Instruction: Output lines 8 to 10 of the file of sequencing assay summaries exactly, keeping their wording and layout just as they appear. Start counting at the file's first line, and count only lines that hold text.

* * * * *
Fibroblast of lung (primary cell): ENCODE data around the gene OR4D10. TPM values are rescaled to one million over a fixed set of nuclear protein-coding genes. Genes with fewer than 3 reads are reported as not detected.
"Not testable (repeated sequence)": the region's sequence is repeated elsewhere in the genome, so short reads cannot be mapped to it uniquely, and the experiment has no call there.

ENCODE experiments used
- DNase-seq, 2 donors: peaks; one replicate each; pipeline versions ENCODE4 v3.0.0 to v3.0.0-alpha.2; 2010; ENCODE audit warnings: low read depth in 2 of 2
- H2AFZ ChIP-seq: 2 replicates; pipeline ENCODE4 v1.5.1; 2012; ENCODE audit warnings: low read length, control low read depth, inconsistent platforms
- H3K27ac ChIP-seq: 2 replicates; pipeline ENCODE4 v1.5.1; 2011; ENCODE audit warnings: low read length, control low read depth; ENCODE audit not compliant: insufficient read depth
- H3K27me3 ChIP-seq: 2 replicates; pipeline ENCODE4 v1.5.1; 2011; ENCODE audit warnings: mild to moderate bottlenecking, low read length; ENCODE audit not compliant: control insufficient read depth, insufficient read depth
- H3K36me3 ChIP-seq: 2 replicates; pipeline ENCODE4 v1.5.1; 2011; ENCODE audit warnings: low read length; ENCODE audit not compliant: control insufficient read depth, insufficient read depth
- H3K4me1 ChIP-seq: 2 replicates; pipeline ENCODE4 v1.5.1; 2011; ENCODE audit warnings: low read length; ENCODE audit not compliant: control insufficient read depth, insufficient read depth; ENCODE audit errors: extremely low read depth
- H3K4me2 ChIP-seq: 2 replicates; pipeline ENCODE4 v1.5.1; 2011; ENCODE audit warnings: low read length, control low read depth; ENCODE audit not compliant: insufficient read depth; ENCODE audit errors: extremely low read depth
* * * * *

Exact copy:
- H3K36me3 ChIP-seq: 2 replicates; pipeline ENCODE4 v1.5.1; 2011; ENCODE audit warnings: low read length; ENCODE audit not compliant: control insufficient read depth, insufficient read depth
- H3K4me1 ChIP-seq: 2 replicates; pipeline ENCODE4 v1.5.1; 2011; ENCODE audit warnings: low read length; ENCODE audit not compliant: control insufficient read depth, insufficient read depth; ENCODE audit errors: extremely low read depth
- H3K4me2 ChIP-seq: 2 replicates; pipeline ENCODE4 v1.5.1; 2011; ENCODE audit warnings: low read length, control low read depth; ENCODE audit not compliant: insufficient read depth; ENCODE audit errors: extremely low read depth